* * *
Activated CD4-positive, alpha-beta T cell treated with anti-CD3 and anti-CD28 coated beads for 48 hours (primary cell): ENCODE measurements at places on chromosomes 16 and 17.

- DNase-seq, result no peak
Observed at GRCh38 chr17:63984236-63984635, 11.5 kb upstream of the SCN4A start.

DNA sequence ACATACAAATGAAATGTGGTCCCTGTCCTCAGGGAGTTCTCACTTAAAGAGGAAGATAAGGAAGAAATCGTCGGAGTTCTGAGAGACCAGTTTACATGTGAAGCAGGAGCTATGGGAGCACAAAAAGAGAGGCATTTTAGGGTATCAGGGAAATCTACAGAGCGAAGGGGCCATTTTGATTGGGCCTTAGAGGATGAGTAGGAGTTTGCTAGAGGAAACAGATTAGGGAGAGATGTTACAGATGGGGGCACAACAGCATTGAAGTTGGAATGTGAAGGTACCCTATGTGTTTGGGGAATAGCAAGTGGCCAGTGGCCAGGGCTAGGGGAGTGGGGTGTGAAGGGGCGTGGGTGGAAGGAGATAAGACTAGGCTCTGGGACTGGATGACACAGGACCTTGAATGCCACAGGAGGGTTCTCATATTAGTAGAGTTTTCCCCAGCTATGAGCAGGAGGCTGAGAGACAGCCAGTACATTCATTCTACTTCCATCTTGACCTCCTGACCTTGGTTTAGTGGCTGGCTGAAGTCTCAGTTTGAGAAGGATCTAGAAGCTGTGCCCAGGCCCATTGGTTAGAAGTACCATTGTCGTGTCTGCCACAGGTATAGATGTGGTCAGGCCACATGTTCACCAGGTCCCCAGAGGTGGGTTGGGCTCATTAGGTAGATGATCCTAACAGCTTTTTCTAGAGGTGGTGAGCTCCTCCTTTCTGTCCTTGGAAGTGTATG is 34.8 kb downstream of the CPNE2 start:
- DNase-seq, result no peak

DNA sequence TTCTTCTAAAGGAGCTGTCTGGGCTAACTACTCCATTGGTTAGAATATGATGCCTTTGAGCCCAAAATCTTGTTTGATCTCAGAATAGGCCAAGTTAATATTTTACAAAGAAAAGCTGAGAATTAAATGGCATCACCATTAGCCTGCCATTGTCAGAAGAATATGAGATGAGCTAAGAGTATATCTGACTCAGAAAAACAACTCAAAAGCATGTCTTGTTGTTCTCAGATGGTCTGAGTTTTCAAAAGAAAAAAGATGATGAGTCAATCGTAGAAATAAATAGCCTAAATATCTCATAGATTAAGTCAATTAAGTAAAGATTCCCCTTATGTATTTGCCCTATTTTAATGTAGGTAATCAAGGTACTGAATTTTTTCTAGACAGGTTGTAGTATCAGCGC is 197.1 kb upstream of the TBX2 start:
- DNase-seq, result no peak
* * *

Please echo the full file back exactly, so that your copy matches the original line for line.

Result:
Activated CD4-positive, alpha-beta T cell treated with anti-CD3 and anti-CD28 coated beads for 48 hours (primary cell): ENCODE measurements at places on chromosomes 16 and 17.

- DNase-seq, result no peak
Observed at GRCh38 chr17:63984236-63984635, 11.5 kb upstream of the SCN4A start.

DNA sequence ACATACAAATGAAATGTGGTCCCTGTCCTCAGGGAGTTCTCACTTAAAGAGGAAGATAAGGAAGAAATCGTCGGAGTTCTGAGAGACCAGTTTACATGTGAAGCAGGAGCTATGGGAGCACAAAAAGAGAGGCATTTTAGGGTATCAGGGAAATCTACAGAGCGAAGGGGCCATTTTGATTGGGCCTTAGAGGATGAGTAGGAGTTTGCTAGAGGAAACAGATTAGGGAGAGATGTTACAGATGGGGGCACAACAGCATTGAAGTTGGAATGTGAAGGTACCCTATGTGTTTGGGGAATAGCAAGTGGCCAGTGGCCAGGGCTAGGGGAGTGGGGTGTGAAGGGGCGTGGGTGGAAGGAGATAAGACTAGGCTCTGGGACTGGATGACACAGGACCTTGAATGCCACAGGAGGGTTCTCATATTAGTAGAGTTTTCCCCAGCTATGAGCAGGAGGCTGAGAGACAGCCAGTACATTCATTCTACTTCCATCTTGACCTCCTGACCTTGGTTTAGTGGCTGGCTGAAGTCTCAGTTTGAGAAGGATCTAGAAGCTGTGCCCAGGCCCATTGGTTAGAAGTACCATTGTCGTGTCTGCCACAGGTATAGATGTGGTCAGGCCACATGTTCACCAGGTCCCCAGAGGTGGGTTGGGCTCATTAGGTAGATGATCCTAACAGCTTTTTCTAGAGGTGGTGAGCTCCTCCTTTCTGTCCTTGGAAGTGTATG is 34.8 kb downstream of the CPNE2 start:
- DNase-seq, result no peak

DNA sequence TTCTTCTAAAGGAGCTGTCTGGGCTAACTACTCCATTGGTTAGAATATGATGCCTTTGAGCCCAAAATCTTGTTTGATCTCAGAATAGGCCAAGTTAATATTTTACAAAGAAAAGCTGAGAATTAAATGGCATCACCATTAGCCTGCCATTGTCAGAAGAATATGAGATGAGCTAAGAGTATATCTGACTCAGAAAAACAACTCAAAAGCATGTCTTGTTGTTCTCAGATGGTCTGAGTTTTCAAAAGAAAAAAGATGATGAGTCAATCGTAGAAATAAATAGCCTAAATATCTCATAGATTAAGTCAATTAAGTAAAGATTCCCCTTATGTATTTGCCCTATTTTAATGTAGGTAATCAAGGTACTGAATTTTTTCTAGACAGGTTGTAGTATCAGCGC is 197.1 kb upstream of the TBX2 start:
- DNase-seq, result no peak